Eschatology Hermeneutics

Another Look at 1 Corinthians 15

In last week’s article in this Eschatology series, we linked to an article discussing 1 Corinthians 15 and the Rapture. Today, we look at a rebuttal of the Dispensational Premillennial Rapture.

If it weren’t for 2 Corinthians 15:50, I probably would have never begun to question premillennialism. I find in this verse an explicit denial of one of the essential tenets of all premillennial theories. Premillennialism must have people entering the future kingdom in their natural, unglorified bodies. This is due to the fact that a lot of people are said to rebel against God and Christ at the end of the millennium (Rev 20:7-10).

But where do these folk come from if premillennialism is true? The only explanation is that these rebels are the children of those who originally entered Christ’s millennial kingdom. Since, however, people who experience resurrection cannot procreate (Luke 20:34-35), then there must be saints who somehow enter the kingdom without having experienced glorification. Everyone agrees that,

If there are no people who enter the premillennium unglorified, then premillennialism is untenable and simply cannot be correct

Well, I find clear and irrefutable evidence that such is the teaching of 1 Corinthians 15:50, “Now I say this, brethren, that flesh and blood cannot inherit the kingdom of God, nor does the perishable inherit the imperishable.” All commentators are agreed that Paul is speaking here of glorification, the transformation of one’s physical body into a body like Christ’s. The only real point of contention is, what exactly does Paul mean when he refers to “the kingdom of God”?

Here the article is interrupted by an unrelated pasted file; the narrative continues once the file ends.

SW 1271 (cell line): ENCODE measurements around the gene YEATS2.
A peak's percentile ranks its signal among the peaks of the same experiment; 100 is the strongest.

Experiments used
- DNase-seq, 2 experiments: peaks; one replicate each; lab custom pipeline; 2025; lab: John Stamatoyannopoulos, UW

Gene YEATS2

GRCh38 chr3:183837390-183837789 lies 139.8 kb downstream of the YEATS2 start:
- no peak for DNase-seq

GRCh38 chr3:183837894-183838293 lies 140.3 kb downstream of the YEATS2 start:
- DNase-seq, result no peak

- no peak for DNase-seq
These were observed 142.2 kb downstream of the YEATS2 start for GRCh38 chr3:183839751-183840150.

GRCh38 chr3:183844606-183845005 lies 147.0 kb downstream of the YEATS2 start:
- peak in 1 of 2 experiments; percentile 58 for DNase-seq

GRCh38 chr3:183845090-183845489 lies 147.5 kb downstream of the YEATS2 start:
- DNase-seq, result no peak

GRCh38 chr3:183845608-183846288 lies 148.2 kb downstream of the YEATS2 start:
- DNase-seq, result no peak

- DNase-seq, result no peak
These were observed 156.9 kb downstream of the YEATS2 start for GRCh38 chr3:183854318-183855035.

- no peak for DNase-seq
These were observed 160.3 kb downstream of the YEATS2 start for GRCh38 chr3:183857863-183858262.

The context makes it clear that the “kingdom” in view is the one which is established directly after Christ’s return. Paul amplifies verse 50 by saying: “Behold, I tell you a mystery: we will not all sleep but we will all be changed, in a moment, in the twinkling of an eye, at the last trumpet. For the trumpet will sound, and the dead will be raised imperishable, and we will all be changed. For this perishable must put on the imperishable, and this mortal must put on immortality” (vs. 51-53).

I find it curious that most people start quoting these verses as if Paul’s logic begins in verse 51

But it is clear that verses 51 through 53 do not form a complete thought in themselves. Instead, they serve to explain why “flesh and blood cannot inherit the kingdom of God” (v. 50). As such, the “kingdom” which is in view is the rule and reign of Christ directly after He returns to earth. If so, then premillennialism is ruled out as an option.

The only way out of this is for premillennialists to claim that verse 50 refers to the New Heavens and New Earth. This is a strange maneuver because in verses 42 to 49 Paul discusses the resurrection of the righteous dead. And he does so again in verses 51 to 57. Thus, these verses refer to events that occur in connection with the return of Christ.

Are we really to believe that verse 50 stands alone in its context, so that it looks 1000 years beyond the events of its surrounding discussion?

This strains the principles of interpretation too much. It is much more natural to believe that verse 50 is intimately connected to the verses that precede and follow it. The only reason why we would believe that its claims are out of place is if our system doesn’t let it stand in its context. Here is clear example of where premillennialists are doing what they accuse amills and postmills of:

Letting a system interpret the Scripture instead of the Scripture interpreting the system

Charles Hodge comments on this verse:

“The common millenarian [i.e. premillennial] doctrine is, that there is to be a literal resurrection when Christ shall come to reign in person upon the earth, a thousand years before the end of the world, and that the risen saints are to dwell here and share with Christ in the glories of his reign. But this seems to be inconsistent with what is taught in I Corinthians xv. 50. … It is here expressly asserted that our bodies as now constituted are not adapted to the state of things which shall exist when the kingdom of God is inaugurated. We must all be changed. From this it follows that the spiritual body is not adapted to our present mode of existence; that is, it is not suited or designed for an earthly kingdom” (Systematic Theology, Vol III, 843).